A Swedish research and higher education consortium has agreed a 'read and publish' open access deal with Cambridge University Press (CUP).
Bibsam – a consortium of 85 higher education and research institutions, led by the National Library of Sweden – agreed the three-year deal, which pays for the institution to access the publisher’s journals and also cover the article processing charges that authors would normally pay to publish their work on an open-access basis with that publisher.
Accordingly, authors from institutions affiliated to Bibsam can publish their publicly-financed research articles in the CUP's hybrid and fully open access journals. It also gives Bibsam members full access to the CUP's full collection of nearly 400 journals across STM and HSS from the beginning of 2019.
This latest deal follows another 'read and publish' agreement between CUP and the UKB consortium of 13 Dutch university libraries in May 2017.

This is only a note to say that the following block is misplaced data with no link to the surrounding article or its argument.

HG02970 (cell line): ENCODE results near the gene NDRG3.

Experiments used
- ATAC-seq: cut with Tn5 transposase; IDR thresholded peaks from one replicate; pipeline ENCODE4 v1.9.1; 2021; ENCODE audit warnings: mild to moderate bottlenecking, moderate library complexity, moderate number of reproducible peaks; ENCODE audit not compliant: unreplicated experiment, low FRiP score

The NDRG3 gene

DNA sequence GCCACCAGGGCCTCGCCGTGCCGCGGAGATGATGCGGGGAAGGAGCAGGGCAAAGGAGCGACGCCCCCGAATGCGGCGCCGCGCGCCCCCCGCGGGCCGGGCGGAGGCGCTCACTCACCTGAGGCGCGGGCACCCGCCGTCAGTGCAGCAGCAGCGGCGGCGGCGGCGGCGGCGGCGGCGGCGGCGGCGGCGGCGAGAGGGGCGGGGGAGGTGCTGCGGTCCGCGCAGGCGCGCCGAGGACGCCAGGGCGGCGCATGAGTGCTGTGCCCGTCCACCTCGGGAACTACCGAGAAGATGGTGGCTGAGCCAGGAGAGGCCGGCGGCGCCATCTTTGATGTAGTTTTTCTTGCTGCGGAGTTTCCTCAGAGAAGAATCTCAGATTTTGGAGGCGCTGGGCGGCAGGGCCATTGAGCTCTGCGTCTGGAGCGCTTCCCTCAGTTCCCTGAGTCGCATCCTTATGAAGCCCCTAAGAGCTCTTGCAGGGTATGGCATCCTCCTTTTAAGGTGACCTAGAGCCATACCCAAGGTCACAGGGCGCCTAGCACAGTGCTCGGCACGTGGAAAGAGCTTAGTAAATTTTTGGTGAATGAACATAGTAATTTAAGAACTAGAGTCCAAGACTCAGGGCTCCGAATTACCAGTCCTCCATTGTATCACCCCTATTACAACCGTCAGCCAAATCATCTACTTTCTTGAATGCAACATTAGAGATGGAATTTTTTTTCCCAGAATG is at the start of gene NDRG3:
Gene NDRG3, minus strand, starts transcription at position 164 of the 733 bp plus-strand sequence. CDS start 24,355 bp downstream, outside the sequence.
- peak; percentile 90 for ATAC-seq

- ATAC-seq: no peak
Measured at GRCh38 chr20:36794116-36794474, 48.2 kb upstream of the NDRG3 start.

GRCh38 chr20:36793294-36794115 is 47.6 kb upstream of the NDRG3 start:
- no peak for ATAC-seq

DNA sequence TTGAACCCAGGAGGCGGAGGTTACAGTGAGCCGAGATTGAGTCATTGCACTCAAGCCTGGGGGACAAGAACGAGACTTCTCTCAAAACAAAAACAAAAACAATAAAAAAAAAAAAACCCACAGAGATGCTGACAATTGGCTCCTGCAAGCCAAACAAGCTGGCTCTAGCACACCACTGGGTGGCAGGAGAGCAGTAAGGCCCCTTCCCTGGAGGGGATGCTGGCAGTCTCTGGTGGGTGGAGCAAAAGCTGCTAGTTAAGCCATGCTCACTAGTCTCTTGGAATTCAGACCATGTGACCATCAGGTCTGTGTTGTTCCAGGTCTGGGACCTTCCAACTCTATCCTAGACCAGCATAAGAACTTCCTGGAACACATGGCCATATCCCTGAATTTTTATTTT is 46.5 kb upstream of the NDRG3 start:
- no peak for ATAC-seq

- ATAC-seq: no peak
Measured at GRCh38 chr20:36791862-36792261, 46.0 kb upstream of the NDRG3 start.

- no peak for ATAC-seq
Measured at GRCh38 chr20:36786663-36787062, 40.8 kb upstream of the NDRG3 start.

Chris Bennett, global sales director for academic publishing at CUP, said: 'We are delighted to have reached this agreement with Bibsam. It is a further, clear demonstration of our determination to be at the forefront of building a sustainable, responsible transition to full open access on behalf of our authors, their institutions and those who fund them. We recognise and support wholeheartedly the benefits to global research of doing so.'
Anna Lundén, head of division for national coordination of libraries at the National Library of Sweden, said: ‘We appreciate that the agreement with Cambridge University Press continues the transformation to “Read and Publish” for participating organisations in the Bibsam Consortium. The agreement gives researchers affiliated to an organisation part of the consortium unlimited open access publishing of articles in both pure open access and hybrid journals without any additional costs which is an important milestone.’
Mandy Hill, managing director of academic publishing at CUP, concluded: ‘This read and publish deal with Bibsam also supports our wider ambitions and our long-term commitment to open research – making scholarly publishing more accessible, while ensuring sustainability and quality for the academic community.’